Having understood the importance of SMART goals, we can take it a step further. There are several goal-setting methodologies. We at clusterfck love the OKR methodology (stands for Objectives and Key Results), which not only helps us structure goals but also view them in a larger framework focused on continuous improvement and adaptability.


The word OKR in front of a lot of targets


The philosophy behind OKRs

OKRs are based on the idea that goals should not only be ambitious and measurable, but also dynamic and flexible to encourage creativity in goal pursuit. They enable teams to focus on the essentials by using agile and adaptable methods, without defining the path to the goal too concretely and thus inflexibly. OKRs promote a culture of goal orientation and continuous feedback, which is especially advantageous in rapidly changing environments such as corporate communication, as they allow room for innovative approaches and adjustments in the process.


Example intranet relaunch:

Take, for instance, the relaunch of a dusty corporate intranet. The overarching goal (Objective) could be: “Successful relaunch of the intranet to improve internal communication and employee engagement.”


For this, the following Key Results could be defined:

  • 90% of employees use our new intranet daily (e.g., measurable in daily active users).

  • 65% of intranet users interact with the content (e.g., measurable via social functions)

  • At least 25 comments are posted on the intranet per week


By integrating OKRs into our strategy, we not only set clear and measurable goals but also create a framework for continuous improvements and adaptations. This approach helps us not only to plan, but also to reflect and learn – a key to long-term success in the dynamic world of corporate communication.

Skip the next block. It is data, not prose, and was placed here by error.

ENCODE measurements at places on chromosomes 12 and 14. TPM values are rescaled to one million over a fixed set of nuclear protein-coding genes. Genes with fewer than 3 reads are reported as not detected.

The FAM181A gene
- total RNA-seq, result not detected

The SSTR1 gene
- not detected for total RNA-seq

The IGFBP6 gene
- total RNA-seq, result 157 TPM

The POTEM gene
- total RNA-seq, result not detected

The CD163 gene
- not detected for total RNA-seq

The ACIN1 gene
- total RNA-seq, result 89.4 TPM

Cool. What's Next?

To successfully implement a system like OKRs, you, of course, need a few more ingredients. For starters, you need to be able to measure the KPIs mentioned here. You'll receive tips on these topics and more when you download our soon-to-be-released guide, “Change Enablement Marketing”. We are also happy to provide you with tips and more thoughts through our email newsletter.



Some useful FAQs


How do I formulate SMART goals in corporate communication?

Formulating SMART goals in corporate communication means focusing on five key aspects: Specificity (precise definition of the goal), Measurability (clear criteria for success), Acceptance (approval of all involved), Realism (achievability under current conditions), and Time-bound (a set timeframe for achieving the goal). For example, instead of “We improve employee engagement,” a SMART goal could be: “By the end of the quarter, we increase employee satisfaction by 10%, measured by an internal survey.”

What are OKRs and how do I apply them in my company?

OKRs (Objectives and Key Results) are a framework for setting goals, consisting of ambitious objectives (Objectives) and measurable key results (Key Results). In your company, you could apply OKRs by setting clearly defined, challenging goals and supporting these with specific, quantifiable results. For example, an Objective might be: “Increase brand awareness”, with Key Results such as “Increase website traffic by 30%” and “Boost social media engagement by 25%”.

How do I measure the success of my communication strategy?

The success of a communication strategy can be measured using various metrics, depending on the set goals. This could include analysing engagement rates on social media, evaluating employee feedback, observing changes in customer perception, or measuring changes in sales or customer satisfaction. It's important that the measurement methods are directly adapted to the set goals and are regularly reviewed to identify progress and areas for improvement.


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clusterfck's founders lara klinkenberg and anton tsuji